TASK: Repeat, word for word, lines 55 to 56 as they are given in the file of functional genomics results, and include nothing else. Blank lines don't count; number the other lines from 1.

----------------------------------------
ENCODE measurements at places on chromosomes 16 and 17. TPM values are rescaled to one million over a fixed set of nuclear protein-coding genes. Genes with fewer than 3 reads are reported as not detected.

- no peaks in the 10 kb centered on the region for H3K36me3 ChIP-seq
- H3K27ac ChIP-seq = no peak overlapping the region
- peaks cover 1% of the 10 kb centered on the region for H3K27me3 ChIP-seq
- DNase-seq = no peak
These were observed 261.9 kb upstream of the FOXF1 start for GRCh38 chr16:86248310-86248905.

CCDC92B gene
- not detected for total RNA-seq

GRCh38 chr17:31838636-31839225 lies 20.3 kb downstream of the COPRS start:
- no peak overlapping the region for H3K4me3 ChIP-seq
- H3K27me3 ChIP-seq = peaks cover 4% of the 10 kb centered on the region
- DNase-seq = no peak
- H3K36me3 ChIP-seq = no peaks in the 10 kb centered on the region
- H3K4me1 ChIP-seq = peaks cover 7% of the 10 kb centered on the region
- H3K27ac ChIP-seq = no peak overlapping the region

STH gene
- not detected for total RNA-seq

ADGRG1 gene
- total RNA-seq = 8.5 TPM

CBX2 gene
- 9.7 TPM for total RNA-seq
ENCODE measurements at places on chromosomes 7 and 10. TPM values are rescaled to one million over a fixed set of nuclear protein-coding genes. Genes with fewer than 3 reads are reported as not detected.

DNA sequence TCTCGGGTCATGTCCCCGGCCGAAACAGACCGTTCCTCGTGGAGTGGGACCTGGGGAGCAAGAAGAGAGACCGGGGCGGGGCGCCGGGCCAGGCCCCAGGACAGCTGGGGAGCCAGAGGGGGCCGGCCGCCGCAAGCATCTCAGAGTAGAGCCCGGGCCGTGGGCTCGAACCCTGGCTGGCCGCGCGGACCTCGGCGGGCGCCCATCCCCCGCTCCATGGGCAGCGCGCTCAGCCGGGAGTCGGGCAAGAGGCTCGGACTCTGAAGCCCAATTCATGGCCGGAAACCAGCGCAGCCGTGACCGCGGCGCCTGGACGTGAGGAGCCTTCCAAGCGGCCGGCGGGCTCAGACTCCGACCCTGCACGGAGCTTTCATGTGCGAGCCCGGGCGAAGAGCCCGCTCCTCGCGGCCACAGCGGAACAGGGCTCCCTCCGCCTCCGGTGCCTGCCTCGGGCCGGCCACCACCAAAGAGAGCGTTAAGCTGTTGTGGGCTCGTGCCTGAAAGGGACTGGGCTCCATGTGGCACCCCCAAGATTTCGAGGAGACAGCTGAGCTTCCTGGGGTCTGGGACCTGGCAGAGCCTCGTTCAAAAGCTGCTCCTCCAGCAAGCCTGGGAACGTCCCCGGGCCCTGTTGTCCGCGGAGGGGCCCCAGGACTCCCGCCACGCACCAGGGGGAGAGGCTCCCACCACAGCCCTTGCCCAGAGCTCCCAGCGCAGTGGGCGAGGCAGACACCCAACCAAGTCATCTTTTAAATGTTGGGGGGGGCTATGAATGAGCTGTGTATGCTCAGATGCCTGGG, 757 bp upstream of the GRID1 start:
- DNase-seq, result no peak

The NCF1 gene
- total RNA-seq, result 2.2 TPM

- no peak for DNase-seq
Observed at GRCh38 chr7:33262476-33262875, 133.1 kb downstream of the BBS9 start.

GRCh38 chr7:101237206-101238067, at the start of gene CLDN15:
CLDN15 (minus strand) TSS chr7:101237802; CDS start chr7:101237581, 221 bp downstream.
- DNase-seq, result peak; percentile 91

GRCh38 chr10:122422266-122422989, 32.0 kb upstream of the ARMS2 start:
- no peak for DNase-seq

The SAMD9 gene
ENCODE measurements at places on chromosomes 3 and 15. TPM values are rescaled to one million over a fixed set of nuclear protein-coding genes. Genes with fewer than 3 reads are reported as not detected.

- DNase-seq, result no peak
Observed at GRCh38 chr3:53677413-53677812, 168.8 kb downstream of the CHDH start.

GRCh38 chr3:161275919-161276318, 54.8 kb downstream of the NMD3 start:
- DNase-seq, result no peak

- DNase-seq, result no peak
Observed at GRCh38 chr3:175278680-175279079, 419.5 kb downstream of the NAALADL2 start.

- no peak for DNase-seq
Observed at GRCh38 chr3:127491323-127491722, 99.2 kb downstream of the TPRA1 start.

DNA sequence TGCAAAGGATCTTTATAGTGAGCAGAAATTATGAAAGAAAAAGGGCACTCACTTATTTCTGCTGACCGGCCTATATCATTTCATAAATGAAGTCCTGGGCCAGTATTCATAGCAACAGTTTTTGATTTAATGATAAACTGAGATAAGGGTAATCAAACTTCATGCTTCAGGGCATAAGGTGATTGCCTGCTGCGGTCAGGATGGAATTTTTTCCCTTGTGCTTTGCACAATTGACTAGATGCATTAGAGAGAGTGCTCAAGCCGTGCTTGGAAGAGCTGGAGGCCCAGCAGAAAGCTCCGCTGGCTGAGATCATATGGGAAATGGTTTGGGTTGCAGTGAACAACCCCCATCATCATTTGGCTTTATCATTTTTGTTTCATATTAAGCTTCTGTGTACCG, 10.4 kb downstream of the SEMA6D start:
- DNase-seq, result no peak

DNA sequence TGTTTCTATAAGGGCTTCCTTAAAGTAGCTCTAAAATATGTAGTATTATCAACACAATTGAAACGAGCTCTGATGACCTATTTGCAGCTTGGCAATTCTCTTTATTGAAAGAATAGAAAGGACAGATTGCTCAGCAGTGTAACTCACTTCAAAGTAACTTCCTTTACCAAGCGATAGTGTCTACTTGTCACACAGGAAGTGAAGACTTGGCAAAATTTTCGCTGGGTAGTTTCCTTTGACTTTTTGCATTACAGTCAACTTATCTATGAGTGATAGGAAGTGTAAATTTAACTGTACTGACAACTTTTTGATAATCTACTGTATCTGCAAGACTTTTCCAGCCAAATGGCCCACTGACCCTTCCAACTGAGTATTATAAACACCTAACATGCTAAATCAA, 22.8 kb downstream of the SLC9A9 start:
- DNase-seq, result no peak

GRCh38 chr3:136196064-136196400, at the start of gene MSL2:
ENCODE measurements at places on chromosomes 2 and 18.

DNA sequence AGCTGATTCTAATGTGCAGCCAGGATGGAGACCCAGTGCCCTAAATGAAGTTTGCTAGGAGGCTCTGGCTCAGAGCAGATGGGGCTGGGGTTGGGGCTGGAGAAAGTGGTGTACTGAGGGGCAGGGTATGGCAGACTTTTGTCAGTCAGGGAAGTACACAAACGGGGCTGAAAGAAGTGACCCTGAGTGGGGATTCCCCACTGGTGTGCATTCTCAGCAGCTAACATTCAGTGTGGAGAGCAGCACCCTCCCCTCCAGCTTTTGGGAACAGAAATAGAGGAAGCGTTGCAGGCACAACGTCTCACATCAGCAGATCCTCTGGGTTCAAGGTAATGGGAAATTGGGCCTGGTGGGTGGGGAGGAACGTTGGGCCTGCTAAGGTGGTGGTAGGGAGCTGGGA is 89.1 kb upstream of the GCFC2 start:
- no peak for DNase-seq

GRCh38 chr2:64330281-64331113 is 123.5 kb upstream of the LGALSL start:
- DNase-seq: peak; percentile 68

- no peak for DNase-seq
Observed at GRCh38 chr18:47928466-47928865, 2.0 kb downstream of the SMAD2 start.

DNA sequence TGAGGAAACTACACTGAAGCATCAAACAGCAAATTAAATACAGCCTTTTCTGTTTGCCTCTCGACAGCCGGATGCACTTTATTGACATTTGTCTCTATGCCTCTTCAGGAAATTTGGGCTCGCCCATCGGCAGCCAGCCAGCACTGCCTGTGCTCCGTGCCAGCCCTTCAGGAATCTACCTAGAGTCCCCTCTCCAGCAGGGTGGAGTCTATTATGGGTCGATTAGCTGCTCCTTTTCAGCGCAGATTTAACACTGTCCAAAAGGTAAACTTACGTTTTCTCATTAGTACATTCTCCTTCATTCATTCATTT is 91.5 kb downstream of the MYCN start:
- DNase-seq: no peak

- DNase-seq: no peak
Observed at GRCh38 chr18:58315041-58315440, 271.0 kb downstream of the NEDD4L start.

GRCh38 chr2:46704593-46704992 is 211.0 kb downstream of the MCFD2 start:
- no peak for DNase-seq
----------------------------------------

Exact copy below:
Observed at GRCh38 chr18:47928466-47928865, 2.0 kb downstream of the SMAD2 start.

DNA sequence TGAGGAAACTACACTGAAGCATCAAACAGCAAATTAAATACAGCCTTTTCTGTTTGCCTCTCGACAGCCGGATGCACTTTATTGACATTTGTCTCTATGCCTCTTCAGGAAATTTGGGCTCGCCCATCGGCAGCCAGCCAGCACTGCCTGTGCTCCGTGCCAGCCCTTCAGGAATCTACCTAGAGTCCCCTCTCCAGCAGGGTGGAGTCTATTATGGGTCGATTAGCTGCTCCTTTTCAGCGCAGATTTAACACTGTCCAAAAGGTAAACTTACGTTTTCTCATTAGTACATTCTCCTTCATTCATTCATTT is 91.5 kb downstream of the MYCN start: